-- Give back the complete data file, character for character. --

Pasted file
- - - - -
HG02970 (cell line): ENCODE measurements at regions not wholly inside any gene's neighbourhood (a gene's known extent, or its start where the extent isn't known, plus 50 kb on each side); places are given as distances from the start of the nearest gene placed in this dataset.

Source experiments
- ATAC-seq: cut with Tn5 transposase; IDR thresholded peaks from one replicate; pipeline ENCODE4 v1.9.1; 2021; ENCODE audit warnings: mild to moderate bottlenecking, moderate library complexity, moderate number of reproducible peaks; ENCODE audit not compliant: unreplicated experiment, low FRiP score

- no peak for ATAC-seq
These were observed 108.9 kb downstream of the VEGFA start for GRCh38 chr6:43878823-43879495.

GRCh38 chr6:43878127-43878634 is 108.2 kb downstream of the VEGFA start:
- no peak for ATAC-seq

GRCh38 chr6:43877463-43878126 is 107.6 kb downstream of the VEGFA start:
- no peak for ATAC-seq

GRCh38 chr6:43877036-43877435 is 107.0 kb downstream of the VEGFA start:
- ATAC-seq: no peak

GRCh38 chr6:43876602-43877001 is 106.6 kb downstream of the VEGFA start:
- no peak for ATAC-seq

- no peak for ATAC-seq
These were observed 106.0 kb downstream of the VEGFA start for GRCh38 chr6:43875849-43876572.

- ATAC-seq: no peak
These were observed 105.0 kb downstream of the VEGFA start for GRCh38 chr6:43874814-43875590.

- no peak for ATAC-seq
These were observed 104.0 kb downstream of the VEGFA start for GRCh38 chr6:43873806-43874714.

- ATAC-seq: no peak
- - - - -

HG02970 (cell line): ENCODE measurements at regions not wholly inside any gene's neighbourhood (a gene's known extent, or its start where the extent isn't known, plus 50 kb on each side); places are given as distances from the start of the nearest gene placed in this dataset.

Source experiments
- ATAC-seq: cut with Tn5 transposase; IDR thresholded peaks from one replicate; pipeline ENCODE4 v1.9.1; 2021; ENCODE audit warnings: mild to moderate bottlenecking, moderate library complexity, moderate number of reproducible peaks; ENCODE audit not compliant: unreplicated experiment, low FRiP score

- no peak for ATAC-seq
These were observed 108.9 kb downstream of the VEGFA start for GRCh38 chr6:43878823-43879495.

GRCh38 chr6:43878127-43878634 is 108.2 kb downstream of the VEGFA start:
- no peak for ATAC-seq

GRCh38 chr6:43877463-43878126 is 107.6 kb downstream of the VEGFA start:
- no peak for ATAC-seq

GRCh38 chr6:43877036-43877435 is 107.0 kb downstream of the VEGFA start:
- ATAC-seq: no peak

GRCh38 chr6:43876602-43877001 is 106.6 kb downstream of the VEGFA start:
- no peak for ATAC-seq

- no peak for ATAC-seq
These were observed 106.0 kb downstream of the VEGFA start for GRCh38 chr6:43875849-43876572.

- ATAC-seq: no peak
These were observed 105.0 kb downstream of the VEGFA start for GRCh38 chr6:43874814-43875590.

- no peak for ATAC-seq
These were observed 104.0 kb downstream of the VEGFA start for GRCh38 chr6:43873806-43874714.

- ATAC-seq: no peak